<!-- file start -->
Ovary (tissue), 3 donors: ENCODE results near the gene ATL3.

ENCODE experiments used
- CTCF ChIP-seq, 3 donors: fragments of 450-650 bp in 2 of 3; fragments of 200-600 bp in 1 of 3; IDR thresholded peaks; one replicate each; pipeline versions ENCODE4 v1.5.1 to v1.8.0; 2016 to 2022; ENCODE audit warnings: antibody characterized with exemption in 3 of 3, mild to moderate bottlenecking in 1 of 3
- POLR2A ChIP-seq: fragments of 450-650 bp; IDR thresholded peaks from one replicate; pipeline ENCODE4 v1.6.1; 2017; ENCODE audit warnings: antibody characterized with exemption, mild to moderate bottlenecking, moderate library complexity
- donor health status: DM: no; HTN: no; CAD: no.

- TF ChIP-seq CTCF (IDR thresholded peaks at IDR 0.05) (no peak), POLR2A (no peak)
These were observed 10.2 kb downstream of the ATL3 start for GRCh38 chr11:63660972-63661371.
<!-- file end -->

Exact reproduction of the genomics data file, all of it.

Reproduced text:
Ovary (tissue), 3 donors: ENCODE results near the gene ATL3.

ENCODE experiments used
- CTCF ChIP-seq, 3 donors: fragments of 450-650 bp in 2 of 3; fragments of 200-600 bp in 1 of 3; IDR thresholded peaks; one replicate each; pipeline versions ENCODE4 v1.5.1 to v1.8.0; 2016 to 2022; ENCODE audit warnings: antibody characterized with exemption in 3 of 3, mild to moderate bottlenecking in 1 of 3
- POLR2A ChIP-seq: fragments of 450-650 bp; IDR thresholded peaks from one replicate; pipeline ENCODE4 v1.6.1; 2017; ENCODE audit warnings: antibody characterized with exemption, mild to moderate bottlenecking, moderate library complexity
- donor health status: DM: no; HTN: no; CAD: no.

- TF ChIP-seq CTCF (IDR thresholded peaks at IDR 0.05) (no peak), POLR2A (no peak)
These were observed 10.2 kb downstream of the ATL3 start for GRCh38 chr11:63660972-63661371.